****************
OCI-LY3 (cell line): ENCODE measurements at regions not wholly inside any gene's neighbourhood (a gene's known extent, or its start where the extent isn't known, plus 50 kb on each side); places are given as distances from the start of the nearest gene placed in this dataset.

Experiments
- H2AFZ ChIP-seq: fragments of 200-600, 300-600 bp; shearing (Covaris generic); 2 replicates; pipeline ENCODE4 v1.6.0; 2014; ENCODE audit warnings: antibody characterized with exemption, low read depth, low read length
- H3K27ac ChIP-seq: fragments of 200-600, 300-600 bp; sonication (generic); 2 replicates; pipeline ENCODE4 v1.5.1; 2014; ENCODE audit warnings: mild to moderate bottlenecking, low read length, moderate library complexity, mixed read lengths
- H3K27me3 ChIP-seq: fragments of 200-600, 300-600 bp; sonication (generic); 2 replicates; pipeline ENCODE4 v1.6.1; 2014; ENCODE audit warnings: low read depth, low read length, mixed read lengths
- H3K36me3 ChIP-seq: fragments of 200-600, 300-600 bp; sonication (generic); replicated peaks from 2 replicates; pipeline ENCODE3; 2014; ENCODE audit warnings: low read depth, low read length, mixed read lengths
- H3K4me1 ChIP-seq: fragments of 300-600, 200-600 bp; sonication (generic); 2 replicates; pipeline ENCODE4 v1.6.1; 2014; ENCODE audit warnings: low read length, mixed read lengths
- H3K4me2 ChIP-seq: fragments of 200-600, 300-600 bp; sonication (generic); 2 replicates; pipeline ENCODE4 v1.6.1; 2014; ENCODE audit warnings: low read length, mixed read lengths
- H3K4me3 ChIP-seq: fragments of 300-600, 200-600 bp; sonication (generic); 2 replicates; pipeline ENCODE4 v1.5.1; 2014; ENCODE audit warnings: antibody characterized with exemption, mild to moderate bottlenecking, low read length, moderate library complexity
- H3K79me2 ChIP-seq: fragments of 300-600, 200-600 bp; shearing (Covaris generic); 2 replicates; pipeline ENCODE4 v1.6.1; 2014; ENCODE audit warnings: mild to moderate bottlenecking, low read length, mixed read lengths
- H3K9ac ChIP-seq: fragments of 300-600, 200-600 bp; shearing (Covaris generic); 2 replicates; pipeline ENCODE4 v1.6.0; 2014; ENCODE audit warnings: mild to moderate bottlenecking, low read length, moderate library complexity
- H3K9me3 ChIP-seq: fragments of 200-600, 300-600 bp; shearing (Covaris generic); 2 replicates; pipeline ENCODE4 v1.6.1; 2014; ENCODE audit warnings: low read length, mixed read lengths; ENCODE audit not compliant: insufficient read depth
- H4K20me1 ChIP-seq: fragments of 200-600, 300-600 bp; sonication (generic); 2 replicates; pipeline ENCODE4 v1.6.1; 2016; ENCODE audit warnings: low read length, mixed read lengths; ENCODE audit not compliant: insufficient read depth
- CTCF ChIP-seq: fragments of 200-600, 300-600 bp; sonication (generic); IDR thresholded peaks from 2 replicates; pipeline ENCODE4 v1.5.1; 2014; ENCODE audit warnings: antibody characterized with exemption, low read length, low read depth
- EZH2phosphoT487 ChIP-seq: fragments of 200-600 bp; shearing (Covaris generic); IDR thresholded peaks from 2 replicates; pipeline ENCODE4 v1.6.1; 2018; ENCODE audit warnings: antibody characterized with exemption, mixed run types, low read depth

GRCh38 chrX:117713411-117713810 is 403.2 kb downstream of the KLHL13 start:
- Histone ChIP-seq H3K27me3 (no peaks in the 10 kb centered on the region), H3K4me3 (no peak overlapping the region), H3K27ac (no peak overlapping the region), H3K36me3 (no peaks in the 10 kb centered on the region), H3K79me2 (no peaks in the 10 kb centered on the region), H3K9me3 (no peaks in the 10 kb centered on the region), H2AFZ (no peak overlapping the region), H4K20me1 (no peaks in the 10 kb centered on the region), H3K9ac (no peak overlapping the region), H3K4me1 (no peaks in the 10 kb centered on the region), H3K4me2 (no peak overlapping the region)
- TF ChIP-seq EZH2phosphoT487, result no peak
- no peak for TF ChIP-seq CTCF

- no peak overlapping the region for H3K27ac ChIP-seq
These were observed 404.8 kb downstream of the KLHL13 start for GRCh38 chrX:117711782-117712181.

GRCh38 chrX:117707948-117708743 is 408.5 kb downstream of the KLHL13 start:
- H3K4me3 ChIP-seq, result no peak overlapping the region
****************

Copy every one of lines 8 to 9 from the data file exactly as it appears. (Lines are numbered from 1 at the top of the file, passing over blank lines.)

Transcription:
- H3K4me2 ChIP-seq: fragments of 200-600, 300-600 bp; sonication (generic); 2 replicates; pipeline ENCODE4 v1.6.1; 2014; ENCODE audit warnings: low read length, mixed read lengths
- H3K4me3 ChIP-seq: fragments of 300-600, 200-600 bp; sonication (generic); 2 replicates; pipeline ENCODE4 v1.5.1; 2014; ENCODE audit warnings: antibody characterized with exemption, mild to moderate bottlenecking, low read length, moderate library complexity